Re: [isabelle] Isabelle2013-2-RC3 available for testing

On Sun, 1 Dec 2013, Makarius wrote:

 * More robust termination of external processes managed by Isabelle/ML:
   support cancellation of tasks within the range of milliseconds, as
   required for PIDE document editing with automatically tried tools
   (e.g. Sledgehammer).

Some more notes on this: there was a very old race condition where the external process, when cancelled too early, was not killed at all. This was not relevant in the past, because cancellation happened only due to relative long timeouts (seconds) not the user editing (milliseconds). (This is why I always call the TTY loop "boring", instead of the genuine interaction that happens in the PIDE document processing game.)

As a consequence, there could be these typical "eprover" processes being left over, after some minutes or hours of editing with auto sledgehammer enabled. The new scheme is much more robust, but without any claim for 100% certainty (which is very difficult to achieve with arbitrary POSIX processes).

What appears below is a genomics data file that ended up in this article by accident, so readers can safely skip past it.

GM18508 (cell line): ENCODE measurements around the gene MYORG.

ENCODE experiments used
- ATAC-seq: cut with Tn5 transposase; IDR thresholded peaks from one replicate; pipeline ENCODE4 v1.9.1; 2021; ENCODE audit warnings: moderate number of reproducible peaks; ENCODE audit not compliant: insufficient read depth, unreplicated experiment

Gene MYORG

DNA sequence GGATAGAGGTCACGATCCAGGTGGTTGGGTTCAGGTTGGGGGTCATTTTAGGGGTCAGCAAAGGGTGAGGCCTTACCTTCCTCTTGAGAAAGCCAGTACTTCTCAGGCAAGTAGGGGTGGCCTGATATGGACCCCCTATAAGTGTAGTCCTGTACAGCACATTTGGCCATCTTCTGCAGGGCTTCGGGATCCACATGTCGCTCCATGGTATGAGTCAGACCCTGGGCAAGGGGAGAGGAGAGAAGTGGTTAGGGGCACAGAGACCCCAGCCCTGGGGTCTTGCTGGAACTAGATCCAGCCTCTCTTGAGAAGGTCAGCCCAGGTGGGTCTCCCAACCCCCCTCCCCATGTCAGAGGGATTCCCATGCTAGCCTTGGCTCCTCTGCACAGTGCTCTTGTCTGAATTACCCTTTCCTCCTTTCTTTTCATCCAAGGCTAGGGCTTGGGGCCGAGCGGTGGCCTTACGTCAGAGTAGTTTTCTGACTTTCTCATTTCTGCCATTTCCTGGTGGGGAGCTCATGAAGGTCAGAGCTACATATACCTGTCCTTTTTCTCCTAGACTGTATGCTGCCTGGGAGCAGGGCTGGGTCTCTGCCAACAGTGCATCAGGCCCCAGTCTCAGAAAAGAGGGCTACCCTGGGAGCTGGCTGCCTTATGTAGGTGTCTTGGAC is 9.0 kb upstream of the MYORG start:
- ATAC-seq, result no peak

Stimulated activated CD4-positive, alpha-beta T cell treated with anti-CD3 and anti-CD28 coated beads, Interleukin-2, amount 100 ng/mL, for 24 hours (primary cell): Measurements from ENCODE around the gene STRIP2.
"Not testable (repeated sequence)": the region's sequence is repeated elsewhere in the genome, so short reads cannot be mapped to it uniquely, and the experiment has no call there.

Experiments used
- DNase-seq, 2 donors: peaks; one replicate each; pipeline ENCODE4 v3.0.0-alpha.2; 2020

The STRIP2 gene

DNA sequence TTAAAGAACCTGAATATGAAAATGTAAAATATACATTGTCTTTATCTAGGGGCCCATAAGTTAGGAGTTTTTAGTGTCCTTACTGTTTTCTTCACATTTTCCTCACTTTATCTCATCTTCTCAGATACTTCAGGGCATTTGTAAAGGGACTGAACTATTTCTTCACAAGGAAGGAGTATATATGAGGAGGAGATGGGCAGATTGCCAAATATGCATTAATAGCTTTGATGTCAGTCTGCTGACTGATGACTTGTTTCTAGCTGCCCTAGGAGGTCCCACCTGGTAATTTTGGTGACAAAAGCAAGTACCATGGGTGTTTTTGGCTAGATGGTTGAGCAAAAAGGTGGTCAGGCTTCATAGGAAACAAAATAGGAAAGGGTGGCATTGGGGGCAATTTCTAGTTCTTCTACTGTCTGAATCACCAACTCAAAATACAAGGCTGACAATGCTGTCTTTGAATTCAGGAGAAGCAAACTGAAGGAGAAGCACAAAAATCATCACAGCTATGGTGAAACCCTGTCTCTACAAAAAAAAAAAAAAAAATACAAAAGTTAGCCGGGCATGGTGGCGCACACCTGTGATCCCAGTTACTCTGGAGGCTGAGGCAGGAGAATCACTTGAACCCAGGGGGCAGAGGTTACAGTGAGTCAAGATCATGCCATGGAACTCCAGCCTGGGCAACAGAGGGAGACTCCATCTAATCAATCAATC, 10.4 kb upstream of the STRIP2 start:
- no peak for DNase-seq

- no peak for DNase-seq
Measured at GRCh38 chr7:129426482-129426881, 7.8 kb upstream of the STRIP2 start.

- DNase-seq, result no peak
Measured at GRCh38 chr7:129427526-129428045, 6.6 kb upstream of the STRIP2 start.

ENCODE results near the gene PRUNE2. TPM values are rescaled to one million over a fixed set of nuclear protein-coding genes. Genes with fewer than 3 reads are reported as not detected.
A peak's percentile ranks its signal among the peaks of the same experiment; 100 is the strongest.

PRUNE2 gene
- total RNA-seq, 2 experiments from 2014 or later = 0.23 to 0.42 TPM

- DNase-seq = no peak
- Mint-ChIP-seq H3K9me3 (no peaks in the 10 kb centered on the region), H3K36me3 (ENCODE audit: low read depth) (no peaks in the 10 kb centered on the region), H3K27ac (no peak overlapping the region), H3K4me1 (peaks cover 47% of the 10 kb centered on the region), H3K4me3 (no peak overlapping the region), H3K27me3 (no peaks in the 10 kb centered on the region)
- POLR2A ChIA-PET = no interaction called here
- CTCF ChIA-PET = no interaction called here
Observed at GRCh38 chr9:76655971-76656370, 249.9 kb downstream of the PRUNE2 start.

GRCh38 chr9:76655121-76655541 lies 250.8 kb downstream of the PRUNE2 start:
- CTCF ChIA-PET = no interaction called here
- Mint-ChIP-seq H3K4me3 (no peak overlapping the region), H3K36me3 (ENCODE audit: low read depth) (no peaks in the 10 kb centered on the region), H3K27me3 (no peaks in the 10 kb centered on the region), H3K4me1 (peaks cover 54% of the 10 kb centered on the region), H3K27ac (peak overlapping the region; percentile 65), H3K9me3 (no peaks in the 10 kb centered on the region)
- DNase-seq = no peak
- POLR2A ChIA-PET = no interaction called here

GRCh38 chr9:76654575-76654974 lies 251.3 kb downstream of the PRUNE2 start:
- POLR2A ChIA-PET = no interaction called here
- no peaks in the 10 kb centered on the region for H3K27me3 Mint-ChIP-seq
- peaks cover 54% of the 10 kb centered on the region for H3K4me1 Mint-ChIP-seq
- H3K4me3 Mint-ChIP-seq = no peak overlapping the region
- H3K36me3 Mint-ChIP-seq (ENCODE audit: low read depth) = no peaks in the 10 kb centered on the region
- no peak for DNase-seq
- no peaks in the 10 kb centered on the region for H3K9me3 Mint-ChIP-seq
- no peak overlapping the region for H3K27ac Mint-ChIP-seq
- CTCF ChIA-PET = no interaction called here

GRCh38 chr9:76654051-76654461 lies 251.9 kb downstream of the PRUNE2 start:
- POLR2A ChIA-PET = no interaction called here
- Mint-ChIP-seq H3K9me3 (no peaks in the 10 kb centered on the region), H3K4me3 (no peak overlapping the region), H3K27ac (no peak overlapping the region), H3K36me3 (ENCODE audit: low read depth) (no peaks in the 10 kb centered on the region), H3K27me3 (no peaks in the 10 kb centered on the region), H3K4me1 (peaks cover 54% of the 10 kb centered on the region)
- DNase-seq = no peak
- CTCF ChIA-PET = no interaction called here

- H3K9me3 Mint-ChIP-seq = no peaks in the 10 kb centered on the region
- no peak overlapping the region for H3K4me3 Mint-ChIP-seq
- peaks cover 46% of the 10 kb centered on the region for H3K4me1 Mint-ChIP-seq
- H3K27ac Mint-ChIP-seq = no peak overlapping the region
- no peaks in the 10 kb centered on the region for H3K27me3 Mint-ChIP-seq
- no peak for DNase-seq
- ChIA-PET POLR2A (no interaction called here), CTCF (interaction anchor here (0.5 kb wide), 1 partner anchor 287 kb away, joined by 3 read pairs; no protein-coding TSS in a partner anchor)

The effect was particularly bad on Windows, where process startup takes approx. 100ms instead of 1..10ms on Unix, but it did happen on Unix in practice as well. I was finally convinced when I saw a stray "java" process due to auto nitpick on Linux, so it was neither the notorious Windows platform nor the very special eprover with its sophisticated internal signal handling.

Further practical notes on automatically tried tools in Isabelle/jEdit:

  * The Isabelle option "threads" should be the physical number of cores.
    On Intel hardware with hyperthreading this is doubled by default and
    thus reduces editor reactivity by too many parallel tasks.

    i3 has 2 cores
    i5 has 2 or 4 cores
    i7 has 2 or 4 or 6 cores

  * "Auto methods", which is similar to the command 'try0', tends to burn
    a lot of cycles.  Its internal parallelization and the global auto
    tool time-out probably require some rethinking: this is still too
    close to TTY mode, where the CPU is mostly idle, and sometimes rushes
    through a few parallel tasks on all available cores.  In PIDE, the
    prover does more things all the time -- similar to an operating


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